Similarly, Sindh had detained 292 children and convicted 17 while putting 275 on trial. Khyber Pakhtunkhwa put 191 children behind the bars with 20 serving punishment after conviction and 171 under trial. Balochistan kept 54 children in jails out of which 15 were convicted and 39 faced trials.

Sahil, an NGO working on the issue of child sexual abuse and exploitation, states that 2,012 cases of children's sexual abuses were reported during the previous calendar year. The report said that 5.5 percent of the total victims were under the age of five years while 68 percent were girls and 32 percent boys. These figures show an increase of 9.4 percent in the cases of children's sexual abuse than the last year.

But this is what was reported. There are many other cases which have not been reported and no institution has had access to them.

A big number of children have been directly or indirectly affected by violence and militancy. With TV channels showing images of bomb blasts and live firing and newspapers publishing pictures of the severely injured, schools and hospitals take extra security measures by installing scanners and deputing armed guards at the gates, today's children are terrorized.

Words like blasts, firing, attack, operation, and suicide have been added to children's vocabulary. A child as little as four years old can understand the word 'dhamaka'.

Today, no parent can afford allowing their children to play in the street or play ground as incidents of kidnappings have increased. The government has done little to save children from the grave effects of terrorism.

Psychiatrists have declared the situation alarming for children. "This has increased aggression in children, today's kids are going away from constructive activities; instead they act like terrorists and attackers in their games. They are adopting what they see," says Humera Waseem, a Psychiatrist at Federal Government Services Hospital. She says children who were directly targeted in terrorist incidents suffer from serious traumas, "They have become patients of fear and stress disorder. They may not show the symptoms of fear quickly after the incident but they can be hit by post traumatic stress disorder," she says.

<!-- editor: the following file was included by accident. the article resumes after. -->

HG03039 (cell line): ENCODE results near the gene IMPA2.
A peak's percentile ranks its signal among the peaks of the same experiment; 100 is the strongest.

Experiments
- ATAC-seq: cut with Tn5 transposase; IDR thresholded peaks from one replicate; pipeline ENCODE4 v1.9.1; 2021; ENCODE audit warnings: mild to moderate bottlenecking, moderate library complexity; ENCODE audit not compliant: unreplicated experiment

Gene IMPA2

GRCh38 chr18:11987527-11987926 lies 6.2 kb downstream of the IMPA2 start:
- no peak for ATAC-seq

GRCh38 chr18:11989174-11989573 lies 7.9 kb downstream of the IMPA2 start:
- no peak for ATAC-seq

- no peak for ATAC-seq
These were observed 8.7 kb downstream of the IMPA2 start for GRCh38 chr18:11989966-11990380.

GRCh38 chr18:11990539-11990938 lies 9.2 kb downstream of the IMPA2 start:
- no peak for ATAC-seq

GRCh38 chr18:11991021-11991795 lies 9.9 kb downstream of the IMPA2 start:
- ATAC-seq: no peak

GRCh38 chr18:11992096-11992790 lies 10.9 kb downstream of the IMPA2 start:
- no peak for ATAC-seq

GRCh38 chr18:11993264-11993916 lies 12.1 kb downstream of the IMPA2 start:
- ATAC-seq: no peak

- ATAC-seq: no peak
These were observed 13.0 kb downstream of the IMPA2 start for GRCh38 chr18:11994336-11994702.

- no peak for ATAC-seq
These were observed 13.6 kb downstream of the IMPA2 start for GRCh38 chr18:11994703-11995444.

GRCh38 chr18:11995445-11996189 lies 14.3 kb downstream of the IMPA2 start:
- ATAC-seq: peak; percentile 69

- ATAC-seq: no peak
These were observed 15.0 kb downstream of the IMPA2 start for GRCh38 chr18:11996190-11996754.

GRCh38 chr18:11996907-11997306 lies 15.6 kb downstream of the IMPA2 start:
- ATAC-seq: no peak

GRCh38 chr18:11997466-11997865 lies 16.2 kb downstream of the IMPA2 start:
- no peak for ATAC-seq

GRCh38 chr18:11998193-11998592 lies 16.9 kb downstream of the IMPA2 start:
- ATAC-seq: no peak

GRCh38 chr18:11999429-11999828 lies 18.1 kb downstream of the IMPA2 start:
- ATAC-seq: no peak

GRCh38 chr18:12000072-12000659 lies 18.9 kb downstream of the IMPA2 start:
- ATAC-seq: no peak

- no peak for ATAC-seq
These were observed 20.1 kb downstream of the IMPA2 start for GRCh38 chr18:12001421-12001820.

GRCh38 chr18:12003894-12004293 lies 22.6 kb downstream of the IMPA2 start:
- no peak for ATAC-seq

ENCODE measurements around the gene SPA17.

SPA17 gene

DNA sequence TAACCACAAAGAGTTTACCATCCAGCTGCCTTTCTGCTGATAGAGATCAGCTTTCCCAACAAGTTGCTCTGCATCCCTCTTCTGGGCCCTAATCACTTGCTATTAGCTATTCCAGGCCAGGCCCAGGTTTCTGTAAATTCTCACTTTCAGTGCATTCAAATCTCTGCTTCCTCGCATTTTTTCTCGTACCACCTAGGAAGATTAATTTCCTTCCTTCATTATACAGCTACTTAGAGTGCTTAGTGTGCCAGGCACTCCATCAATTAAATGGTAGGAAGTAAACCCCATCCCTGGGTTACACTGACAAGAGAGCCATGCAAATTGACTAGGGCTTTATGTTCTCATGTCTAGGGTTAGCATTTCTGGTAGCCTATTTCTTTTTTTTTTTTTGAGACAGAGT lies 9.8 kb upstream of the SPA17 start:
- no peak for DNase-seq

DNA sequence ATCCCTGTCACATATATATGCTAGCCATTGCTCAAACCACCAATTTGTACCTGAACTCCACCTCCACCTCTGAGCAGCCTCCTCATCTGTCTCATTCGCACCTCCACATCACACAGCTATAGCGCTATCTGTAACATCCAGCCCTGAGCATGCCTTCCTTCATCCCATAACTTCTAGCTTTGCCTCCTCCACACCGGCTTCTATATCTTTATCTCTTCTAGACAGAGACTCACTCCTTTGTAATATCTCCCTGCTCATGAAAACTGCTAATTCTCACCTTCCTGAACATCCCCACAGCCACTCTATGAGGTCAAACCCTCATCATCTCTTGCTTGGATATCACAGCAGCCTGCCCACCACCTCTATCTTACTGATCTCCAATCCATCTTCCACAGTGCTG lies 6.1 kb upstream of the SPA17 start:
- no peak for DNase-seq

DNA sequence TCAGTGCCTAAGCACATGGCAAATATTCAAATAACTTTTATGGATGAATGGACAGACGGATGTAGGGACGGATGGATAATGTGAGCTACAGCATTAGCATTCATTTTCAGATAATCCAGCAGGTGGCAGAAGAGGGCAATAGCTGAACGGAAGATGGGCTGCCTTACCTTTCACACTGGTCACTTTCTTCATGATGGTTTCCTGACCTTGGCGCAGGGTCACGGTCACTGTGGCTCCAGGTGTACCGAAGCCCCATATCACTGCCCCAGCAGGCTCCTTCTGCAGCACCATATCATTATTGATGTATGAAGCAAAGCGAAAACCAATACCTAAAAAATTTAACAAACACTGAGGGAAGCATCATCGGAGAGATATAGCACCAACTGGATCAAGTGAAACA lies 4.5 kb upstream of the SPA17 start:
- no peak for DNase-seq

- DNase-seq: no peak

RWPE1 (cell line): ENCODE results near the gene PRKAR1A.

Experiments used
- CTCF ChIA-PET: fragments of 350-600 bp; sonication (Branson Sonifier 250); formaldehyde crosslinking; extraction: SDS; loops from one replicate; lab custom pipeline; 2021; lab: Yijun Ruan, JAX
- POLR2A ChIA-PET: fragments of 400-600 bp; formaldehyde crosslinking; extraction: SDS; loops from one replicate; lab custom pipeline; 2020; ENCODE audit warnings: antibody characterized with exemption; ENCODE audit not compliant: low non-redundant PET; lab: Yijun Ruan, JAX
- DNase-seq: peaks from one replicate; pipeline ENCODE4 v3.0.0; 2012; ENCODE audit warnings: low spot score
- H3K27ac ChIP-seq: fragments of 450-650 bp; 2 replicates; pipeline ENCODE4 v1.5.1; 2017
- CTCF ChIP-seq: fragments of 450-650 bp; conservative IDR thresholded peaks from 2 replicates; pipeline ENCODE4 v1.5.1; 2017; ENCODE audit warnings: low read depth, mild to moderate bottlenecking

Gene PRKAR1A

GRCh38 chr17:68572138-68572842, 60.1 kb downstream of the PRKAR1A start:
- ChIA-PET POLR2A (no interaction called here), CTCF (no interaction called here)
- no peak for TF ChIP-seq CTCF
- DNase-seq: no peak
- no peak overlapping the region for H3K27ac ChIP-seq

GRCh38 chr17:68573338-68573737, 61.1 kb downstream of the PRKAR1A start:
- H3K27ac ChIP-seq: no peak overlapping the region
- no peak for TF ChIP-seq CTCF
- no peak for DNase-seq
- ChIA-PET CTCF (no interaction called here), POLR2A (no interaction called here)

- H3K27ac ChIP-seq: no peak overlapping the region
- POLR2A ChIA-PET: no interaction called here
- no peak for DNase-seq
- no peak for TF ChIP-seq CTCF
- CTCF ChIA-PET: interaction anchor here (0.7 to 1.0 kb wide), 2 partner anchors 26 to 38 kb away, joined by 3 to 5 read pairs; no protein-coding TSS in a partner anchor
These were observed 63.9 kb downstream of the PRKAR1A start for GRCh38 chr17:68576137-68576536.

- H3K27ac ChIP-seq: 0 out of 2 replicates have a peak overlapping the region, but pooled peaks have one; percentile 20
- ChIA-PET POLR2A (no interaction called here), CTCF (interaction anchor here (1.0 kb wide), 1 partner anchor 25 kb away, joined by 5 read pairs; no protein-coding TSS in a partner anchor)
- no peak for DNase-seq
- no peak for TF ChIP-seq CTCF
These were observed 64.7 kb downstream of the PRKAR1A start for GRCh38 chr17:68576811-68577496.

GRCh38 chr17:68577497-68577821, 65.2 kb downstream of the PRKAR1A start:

Humera suggests the government should start special therapy sessions in schools to save children from mental stress, "Today's children need mental therapies in schools. There should be weekly classes to protect children from becoming a trauma victim, she adds. The previous year and the first half of 2010 passed in the process of revision of five bills presented in the National Assembly for the welfare of children but none of them was approved.

The bills pending with the National Assembly for approval to bring an improvement in the state of children include: The protection of Children Bill 2009, The National Commission on the Rights of Children Bill 2009, The Child Marriages Restraint Bill 2009, The Charter of Child Rights Bill 2009, and The Prohibition of Corporal Punishment Bill 2010.

Experts say the government also failed to implement United Nations charter to protect children. "The government failed to satisfy the United Nations on its steps to implement the United Nations Children Convention singed some 20 years ago. During the presentation in the United Nations' special session, the concerned UN official expressed surprise that the government promised to take steps for the improvement of state of children in future and could not apprise about even a single step taken for the betterment of children," says Zarina Jillani, Manager Research Center Spark and editor of the Annual Report on Children. She says this is the time to take positive initiatives for the improvement in children's state.

Aside from NGOs and UN's observation, this is a fact that Pakistani children have to survive under the worst conditions. Practical steps need to be done to give good future to our children.

 

 

development

Failure on the fiscal front

Slow economic growth coupled with lavish government spending is pushing Pakistan deeper into the debt trap